Different interpretations of Bradley’s regress argument are considered. On the basis of textual evidences, it is argued that the most persuasive is the one that sees the argument as primarily addressing the general issue of unity or connectedness.
Sengzhao (374?−414 CE), a leading Chinese Mādhyamika philosopher, holds that the myriad things are empty, and that they are, at bottom, the same as emptiness qua the way things truly are. In this paper, I distinguish the level of the myriad things from that of the way things truly are and call them, respectively, the ontic and the ontological levels. For Sengzhao, the myriad things at the ontic level are indeterminate and empty, and he equates the way things truly are (...) at the ontological level with emptiness. This paper explicates the ontic status of the myriad things and the ontological notion of emptiness and elucidates the relationship between them. I read Sengzhao as dismissing the idea that reality has a mind-independent structure that comprises discrete entities waiting to be captured by concepts. I show that his notion of emptiness points to a subject-object unity wherein both the subject and the myriad objects are conceptually undifferentiated. It will be seen that Sengzhao’s overall theory of emptiness is philosophically interesting in terms of its relevance for ontology and the relationship between language and reality. It provides a refreshing and challenging perspective on how we may perceive the world and understand our relationship to it. (shrink)
Richard Gaskin’s work on the problem of the unity of the proposition (“the problem”, henceforth) has sometimes been called magisterial due to its vast historical and conceptual scope. Indeed, the author engages in lengthy discussions of the conceptions of propositions that have been overlooked by most previous investigations on the problem. Not only aspects of Frege’s and Russell’s theories of propositions that appear most problematic are subject to Gaskin’s investigation, it also includes Prabhākara semantics, the approach of Gregory of (...) Rimini and various parts of Abelard’s thought just to name a few. Furthermore, the purpose of this work is manifold. It is not solely a historical account of the importance of the problem, nor is it only a critique of the views explored. Gaskin ventures to provide his own original solution to the problem of the unity of the proposition. The solution and the arguments in its favour, however, are deeply embedded in the structure of the extensive historical treatment of the problem and, hence, cannot be precisely depicted due to limited space. In what follows I shall hope to provide a general idea of how Gaskin approaches the topic historically and what is his endorsement towards it. Lastly, I discuss the proposed solution to the problem. (shrink)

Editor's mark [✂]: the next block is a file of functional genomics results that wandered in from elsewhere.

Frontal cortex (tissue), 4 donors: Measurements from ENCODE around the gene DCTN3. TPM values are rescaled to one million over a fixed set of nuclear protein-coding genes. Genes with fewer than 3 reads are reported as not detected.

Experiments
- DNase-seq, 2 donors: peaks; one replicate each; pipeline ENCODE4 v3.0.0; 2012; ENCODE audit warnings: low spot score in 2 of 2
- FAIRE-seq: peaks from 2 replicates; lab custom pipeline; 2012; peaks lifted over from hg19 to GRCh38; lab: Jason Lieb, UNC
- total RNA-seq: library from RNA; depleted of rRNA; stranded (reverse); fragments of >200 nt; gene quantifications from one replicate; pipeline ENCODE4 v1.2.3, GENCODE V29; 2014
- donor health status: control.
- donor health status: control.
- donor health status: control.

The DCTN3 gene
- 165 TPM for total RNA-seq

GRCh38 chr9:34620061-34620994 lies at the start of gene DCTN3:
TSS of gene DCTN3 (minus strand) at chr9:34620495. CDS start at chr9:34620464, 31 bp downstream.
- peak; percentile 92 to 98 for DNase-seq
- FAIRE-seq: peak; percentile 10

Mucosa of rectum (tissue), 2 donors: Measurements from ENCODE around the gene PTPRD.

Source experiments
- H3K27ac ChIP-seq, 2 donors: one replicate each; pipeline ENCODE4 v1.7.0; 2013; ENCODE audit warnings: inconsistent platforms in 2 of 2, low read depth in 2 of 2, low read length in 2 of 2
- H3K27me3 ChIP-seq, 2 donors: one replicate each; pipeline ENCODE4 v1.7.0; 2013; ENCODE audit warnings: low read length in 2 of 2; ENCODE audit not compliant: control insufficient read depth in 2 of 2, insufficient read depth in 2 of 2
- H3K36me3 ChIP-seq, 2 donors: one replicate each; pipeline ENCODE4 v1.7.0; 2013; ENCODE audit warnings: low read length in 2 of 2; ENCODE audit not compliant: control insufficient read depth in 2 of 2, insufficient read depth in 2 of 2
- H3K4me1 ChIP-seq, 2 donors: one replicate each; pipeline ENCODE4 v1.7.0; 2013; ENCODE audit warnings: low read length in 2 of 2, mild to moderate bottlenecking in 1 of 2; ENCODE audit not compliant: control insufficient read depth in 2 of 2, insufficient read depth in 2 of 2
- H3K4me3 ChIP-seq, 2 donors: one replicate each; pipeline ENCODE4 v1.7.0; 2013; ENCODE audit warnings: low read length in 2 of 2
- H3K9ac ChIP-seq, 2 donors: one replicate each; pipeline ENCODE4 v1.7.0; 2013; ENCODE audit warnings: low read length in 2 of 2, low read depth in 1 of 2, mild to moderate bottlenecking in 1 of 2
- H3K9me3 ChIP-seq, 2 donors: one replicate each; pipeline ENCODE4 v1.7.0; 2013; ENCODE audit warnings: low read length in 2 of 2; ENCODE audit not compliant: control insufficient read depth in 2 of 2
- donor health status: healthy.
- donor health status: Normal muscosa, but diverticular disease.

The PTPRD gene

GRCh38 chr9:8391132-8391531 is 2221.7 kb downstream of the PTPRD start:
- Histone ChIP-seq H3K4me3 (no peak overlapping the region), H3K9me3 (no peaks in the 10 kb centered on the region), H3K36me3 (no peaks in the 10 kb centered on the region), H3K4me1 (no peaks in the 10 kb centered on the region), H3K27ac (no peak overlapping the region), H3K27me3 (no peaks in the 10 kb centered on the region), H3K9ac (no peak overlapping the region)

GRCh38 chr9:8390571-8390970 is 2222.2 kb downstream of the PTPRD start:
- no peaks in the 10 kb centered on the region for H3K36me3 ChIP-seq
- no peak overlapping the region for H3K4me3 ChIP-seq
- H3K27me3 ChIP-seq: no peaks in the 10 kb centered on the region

The paper argues that empirical work on Buddhist meditation has an impact on Buddhist epistemology, in particular their account of unity of consciousness. I explain the Buddhist account of unity of consciousness and show how it relates to contemporary philosophical accounts of unity of consciousness. The contemporary accounts of unity of consciousness are closely integrated with the discussion of neural correlates of consciousness. The conclusion of the paper suggests a new direction in the search for neural (...) correlates of state consciousness or creature consciousness. (shrink)
Henry Eyring's absolute rate theory explains the size of chemical reaction rate constants in terms of thermodynamics, statistical mechanics, and quantum chemistry. In addition it uses a number of unique concepts such as the 'transition state'. A key feature of the theory is that the explanation it provides relies on the comparison of reaction rate constant expressions derived from these individual theories. In this paper, the example is used to develop a naturalized notion of reduction and the unity of (...) science. This characterization provides the necessary clues to the sort of inter-theoretic linkages that are present in the theory of reaction rates. The overall theory is then further characterized as a theory network, establishing connections between non-reductive notions of inter-theory connections. This characterization also sheds new light on the unity of science. (shrink)